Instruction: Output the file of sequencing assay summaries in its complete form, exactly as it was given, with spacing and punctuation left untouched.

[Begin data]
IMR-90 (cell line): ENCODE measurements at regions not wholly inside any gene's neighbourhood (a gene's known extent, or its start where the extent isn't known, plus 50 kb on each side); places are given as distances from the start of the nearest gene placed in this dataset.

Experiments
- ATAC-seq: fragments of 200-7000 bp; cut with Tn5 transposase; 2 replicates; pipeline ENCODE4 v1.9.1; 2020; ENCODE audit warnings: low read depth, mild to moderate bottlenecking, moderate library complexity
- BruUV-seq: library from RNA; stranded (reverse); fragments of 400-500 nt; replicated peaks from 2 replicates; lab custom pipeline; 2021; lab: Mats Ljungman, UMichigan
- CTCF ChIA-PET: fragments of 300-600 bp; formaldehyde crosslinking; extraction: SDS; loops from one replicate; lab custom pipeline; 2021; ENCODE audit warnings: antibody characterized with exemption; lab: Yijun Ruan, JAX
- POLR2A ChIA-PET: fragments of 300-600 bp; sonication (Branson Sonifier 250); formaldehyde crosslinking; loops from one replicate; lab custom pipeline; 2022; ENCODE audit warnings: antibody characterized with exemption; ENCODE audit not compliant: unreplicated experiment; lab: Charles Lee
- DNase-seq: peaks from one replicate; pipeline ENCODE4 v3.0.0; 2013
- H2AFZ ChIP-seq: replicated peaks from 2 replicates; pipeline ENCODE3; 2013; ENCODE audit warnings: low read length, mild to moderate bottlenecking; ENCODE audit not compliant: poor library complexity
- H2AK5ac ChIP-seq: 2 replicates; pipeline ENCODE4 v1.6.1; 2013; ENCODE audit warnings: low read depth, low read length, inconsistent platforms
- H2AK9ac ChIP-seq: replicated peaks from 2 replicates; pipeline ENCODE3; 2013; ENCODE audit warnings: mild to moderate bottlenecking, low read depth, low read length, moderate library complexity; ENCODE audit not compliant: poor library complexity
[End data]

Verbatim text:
IMR-90 (cell line): ENCODE measurements at regions not wholly inside any gene's neighbourhood (a gene's known extent, or its start where the extent isn't known, plus 50 kb on each side); places are given as distances from the start of the nearest gene placed in this dataset.

Experiments
- ATAC-seq: fragments of 200-7000 bp; cut with Tn5 transposase; 2 replicates; pipeline ENCODE4 v1.9.1; 2020; ENCODE audit warnings: low read depth, mild to moderate bottlenecking, moderate library complexity
- BruUV-seq: library from RNA; stranded (reverse); fragments of 400-500 nt; replicated peaks from 2 replicates; lab custom pipeline; 2021; lab: Mats Ljungman, UMichigan
- CTCF ChIA-PET: fragments of 300-600 bp; formaldehyde crosslinking; extraction: SDS; loops from one replicate; lab custom pipeline; 2021; ENCODE audit warnings: antibody characterized with exemption; lab: Yijun Ruan, JAX
- POLR2A ChIA-PET: fragments of 300-600 bp; sonication (Branson Sonifier 250); formaldehyde crosslinking; loops from one replicate; lab custom pipeline; 2022; ENCODE audit warnings: antibody characterized with exemption; ENCODE audit not compliant: unreplicated experiment; lab: Charles Lee
- DNase-seq: peaks from one replicate; pipeline ENCODE4 v3.0.0; 2013
- H2AFZ ChIP-seq: replicated peaks from 2 replicates; pipeline ENCODE3; 2013; ENCODE audit warnings: low read length, mild to moderate bottlenecking; ENCODE audit not compliant: poor library complexity
- H2AK5ac ChIP-seq: 2 replicates; pipeline ENCODE4 v1.6.1; 2013; ENCODE audit warnings: low read depth, low read length, inconsistent platforms
- H2AK9ac ChIP-seq: replicated peaks from 2 replicates; pipeline ENCODE3; 2013; ENCODE audit warnings: mild to moderate bottlenecking, low read depth, low read length, moderate library complexity; ENCODE audit not compliant: poor library complexity